Nigeria must clear lead poison soil to avoid 'disaster', MSF says

November 15, 2012

Doctors Without Borders (MSF) on Thursday urged Nigeria to release funds promised to clean up an area where lead poison killed hundreds of children, warning that further delays could be "disastrous."

The lead poisoning crisis in northwest Zamfara state was called the worst such epidemic "in modern history" by Human Rights Watch, with an official saying 400 children were killed and thousands more affected.

In a new report, MSF called on Nigeria to release the pledged clean up funds before the end of November to ensure the was cleared before the next rainy season starts in April.

Remediation, or the process of removing the , cannot be carried out during the .

MSF said begining medical treatment before the remediation was complete would be "useless" because those treated would still face a high risk of re-infection.

According to the humanitarian group, Nigeria's federal government in May committed to providing 850 million naira ($5.4 million, 4.2 million euros), but has so far failed to deliver.

"If the funds are not released now, MSF's chance to treat the lead poisoned children of Bagega (in Zamfara state) will be drastically reduced," the report said.

Lead was dispersed in the several Zamfara areas by the processing of ore for gold extraction using unsafe mining techniques. Illicit is more lucrative than agriculture for the impoverished farming communities.

The extent of the poisoning in the area began to come to light in 2010.

Local communities had initially largely concealed or denied the fatalities and illnesses from lead poisoning for fear that authorities would ban their mining activities, MSF said previously.

Remediation has been carried out in some areas, but in the hardest hit village of Bagega and the surrounding communities "hundreds of children... continue to needlessly suffer the effects of lead poisoning."

If the clean up is not complete by April, it "could have for the community," MSF said.

Explore further: Nigeria lead poisoning 'worst in modern history': HRW

Related Stories

Nigeria lead poisoning 'worst in modern history': HRW

February 7, 2012
A lead poisoning epidemic in Nigeria's north that has killed 400 children and affected thousands is the worst in modern history, but cleanup has not even begun in many areas, Human Rights Watch said Tuesday.

Lead poisoning in 2,000 children in north Nigeria

October 28, 2011
Illegal gold mining has left at least 2,000 children with lead poisoning in several northern Nigerian villages, where 400 children have already died from contamination, an official said Friday.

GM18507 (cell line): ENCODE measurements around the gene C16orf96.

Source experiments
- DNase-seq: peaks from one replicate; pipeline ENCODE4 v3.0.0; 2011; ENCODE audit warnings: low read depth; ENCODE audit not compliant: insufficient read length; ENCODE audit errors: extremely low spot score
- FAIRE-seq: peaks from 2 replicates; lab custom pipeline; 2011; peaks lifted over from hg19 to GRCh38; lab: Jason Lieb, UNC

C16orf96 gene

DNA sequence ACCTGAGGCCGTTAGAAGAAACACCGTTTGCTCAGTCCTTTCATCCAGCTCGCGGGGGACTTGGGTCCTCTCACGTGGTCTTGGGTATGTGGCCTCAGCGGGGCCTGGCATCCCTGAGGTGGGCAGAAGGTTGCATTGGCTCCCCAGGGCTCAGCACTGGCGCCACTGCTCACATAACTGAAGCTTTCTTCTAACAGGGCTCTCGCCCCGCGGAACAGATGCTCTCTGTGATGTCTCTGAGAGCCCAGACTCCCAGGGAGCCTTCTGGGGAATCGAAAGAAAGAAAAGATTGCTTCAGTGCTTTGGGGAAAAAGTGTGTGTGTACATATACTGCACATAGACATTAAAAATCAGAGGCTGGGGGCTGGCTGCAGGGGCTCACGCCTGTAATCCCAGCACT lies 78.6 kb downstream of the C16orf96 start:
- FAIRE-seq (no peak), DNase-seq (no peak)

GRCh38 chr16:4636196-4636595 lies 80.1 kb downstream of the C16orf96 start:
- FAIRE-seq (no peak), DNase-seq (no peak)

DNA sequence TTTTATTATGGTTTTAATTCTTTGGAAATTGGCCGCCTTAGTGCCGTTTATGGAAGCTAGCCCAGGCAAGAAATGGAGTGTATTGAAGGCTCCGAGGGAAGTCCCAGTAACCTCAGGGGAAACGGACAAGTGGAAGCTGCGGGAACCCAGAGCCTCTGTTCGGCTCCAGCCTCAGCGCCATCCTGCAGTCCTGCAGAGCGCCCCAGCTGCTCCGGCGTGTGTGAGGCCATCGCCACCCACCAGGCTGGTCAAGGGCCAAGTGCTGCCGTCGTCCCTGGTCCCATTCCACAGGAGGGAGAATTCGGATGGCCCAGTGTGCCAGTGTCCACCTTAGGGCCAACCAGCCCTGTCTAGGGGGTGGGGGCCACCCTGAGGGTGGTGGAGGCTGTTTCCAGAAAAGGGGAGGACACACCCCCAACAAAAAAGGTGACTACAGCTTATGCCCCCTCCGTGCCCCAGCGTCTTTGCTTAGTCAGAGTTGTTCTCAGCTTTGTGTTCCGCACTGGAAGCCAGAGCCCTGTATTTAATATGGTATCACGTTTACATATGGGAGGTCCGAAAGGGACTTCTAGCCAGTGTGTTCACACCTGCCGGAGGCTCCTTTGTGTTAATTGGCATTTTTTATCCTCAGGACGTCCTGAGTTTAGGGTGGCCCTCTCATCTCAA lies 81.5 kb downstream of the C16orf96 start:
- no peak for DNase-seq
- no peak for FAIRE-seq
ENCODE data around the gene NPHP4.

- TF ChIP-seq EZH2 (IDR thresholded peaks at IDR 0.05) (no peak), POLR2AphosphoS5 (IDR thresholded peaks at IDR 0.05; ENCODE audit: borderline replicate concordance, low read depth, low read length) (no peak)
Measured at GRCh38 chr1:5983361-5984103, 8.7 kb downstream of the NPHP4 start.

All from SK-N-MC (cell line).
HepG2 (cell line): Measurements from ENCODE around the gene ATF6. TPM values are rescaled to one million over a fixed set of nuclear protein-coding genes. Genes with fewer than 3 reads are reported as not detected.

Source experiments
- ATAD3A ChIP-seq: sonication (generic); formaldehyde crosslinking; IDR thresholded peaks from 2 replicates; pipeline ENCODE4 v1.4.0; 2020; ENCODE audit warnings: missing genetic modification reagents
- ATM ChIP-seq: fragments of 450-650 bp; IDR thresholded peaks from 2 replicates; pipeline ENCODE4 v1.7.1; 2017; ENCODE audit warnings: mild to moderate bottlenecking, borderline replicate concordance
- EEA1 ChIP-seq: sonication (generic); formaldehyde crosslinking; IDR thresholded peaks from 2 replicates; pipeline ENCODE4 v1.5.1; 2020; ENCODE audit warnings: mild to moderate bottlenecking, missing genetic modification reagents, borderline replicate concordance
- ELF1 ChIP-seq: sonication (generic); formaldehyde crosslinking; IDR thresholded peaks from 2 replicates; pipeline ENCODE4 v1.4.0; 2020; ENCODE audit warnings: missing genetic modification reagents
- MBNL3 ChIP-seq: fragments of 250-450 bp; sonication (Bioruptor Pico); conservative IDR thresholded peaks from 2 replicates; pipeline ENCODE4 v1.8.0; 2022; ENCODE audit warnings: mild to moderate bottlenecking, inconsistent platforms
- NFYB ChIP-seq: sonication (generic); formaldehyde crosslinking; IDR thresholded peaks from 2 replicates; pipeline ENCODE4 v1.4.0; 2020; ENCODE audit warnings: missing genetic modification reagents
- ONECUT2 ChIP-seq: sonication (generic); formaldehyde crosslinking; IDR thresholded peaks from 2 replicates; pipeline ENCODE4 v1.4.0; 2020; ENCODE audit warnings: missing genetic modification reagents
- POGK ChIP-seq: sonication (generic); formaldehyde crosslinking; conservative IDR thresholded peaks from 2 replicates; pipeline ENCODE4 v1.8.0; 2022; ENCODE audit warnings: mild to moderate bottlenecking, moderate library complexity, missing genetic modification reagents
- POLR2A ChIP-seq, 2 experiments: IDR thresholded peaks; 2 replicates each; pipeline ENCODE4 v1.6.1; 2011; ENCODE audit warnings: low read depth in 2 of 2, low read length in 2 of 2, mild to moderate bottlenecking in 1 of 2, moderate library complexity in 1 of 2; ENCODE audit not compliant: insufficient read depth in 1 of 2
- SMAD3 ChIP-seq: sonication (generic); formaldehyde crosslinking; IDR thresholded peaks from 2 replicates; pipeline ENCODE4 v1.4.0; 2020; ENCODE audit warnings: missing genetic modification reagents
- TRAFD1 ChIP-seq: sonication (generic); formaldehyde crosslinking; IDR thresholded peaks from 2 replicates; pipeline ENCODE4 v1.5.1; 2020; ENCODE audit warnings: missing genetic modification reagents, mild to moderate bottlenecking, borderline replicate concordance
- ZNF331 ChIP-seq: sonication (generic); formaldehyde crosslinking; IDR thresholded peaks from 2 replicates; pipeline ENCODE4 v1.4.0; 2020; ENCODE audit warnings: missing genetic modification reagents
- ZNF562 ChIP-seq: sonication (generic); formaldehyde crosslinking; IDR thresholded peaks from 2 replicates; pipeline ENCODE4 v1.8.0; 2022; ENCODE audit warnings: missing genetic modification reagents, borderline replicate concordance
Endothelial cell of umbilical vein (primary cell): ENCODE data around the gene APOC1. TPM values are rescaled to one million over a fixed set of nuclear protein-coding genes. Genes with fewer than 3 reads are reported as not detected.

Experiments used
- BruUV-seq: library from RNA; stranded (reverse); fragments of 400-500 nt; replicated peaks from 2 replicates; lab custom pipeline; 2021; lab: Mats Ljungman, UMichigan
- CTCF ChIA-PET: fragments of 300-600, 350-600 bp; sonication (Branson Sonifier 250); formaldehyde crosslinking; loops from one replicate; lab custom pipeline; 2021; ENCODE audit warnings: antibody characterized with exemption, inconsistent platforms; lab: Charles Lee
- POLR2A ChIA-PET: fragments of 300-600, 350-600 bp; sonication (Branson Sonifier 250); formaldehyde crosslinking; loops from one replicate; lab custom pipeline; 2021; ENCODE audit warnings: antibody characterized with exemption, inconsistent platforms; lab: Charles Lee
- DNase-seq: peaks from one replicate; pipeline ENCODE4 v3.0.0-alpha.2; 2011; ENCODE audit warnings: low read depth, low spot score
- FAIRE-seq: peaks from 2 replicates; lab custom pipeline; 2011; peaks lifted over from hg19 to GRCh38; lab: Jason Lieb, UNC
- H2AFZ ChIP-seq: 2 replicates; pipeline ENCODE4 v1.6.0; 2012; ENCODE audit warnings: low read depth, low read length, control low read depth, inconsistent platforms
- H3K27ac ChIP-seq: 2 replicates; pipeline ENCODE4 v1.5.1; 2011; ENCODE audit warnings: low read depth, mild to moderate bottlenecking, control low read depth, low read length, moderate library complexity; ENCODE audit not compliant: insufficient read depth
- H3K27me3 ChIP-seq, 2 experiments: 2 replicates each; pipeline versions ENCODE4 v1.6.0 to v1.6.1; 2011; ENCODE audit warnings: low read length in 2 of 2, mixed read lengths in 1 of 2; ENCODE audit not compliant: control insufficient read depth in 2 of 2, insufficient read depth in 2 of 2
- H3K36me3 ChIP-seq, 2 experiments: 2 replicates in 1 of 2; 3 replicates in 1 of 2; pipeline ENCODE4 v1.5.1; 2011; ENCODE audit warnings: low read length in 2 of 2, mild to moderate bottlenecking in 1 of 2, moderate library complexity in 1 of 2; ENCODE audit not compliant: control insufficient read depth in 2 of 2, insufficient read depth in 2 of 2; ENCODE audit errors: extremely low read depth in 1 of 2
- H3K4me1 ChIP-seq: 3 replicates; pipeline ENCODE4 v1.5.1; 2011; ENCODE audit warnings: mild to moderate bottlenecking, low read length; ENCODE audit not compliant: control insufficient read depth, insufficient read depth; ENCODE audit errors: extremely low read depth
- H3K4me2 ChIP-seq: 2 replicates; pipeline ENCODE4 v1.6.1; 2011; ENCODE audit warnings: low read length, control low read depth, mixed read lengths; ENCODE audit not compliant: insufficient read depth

Adverse effects of mining industry provoke hard questions for medical humanitarian organizations

August 28, 2012
Increasingly humanitarian organizations will find themselves responding to health emergencies provoked by the adverse effects of mining and other extractive industries, setting up a potential clash to do with the core principles ...

1,000 women a day die in childbirth, says MSF

March 8, 2012
About 1000 women die each day in childbirth or from preventable complications related to pregnancy, humanitarian group Medecins Sans Frontieres (Doctors Without Borders) said Thursday.

Recommended for you

Sugar-sweetened beverages are harmful to health and may be addictive, researchers suggest

November 20, 2018
Just as we might have guessed, those tasty, sugar-sweetened beverages that increase risk of diabetes and other chronic diseases may actually be addictive. Youth between 13 and 18 years of age who were deprived of sugary drinks ...

Emotional abuse may be linked with menopause misery

November 19, 2018
Smoking, obesity and a sedentary lifestyle have long been linked to heightened symptoms of menopause. Now, a study headed by UC San Francisco has identified another factor that may add to menopause torment: an emotionally ...

How AI could help veterinarians code their notes

November 19, 2018
A team led by scientists at the School of Medicine has developed an algorithm that can read the typed-out notes from veterinarians and predict specific diseases that the animal may have.

Bullying and violence at work increases the risk of cardiovascular disease

November 19, 2018
People who are bullied at work or experience violence at work are at higher risk of heart and brain blood vessel problems, including heart attacks and stroke, according to the largest prospective study to investigate the ...

A low-gluten, high-fiber diet may be healthier than gluten-free

November 16, 2018
When healthy people eat a low-gluten and fibre-rich diet compared with a high-gluten diet, they experience less intestinal discomfort including less bloating. Researchers at University of Copenhagen show that this is due ...

Youth dating violence shaped by parents' conflict-handling views, study finds

November 16, 2018
Parents who talk to their children about nonviolent ways of resolving conflict may reduce children's likelihood of physically or psychologically abusing their dating partners later—even when parents give contradictory messages ...

0 comments

Please sign in to add a comment. Registration is free, and takes less than a minute. Read more

Click here to reset your password.
Sign in to get notified via email when new comments are made.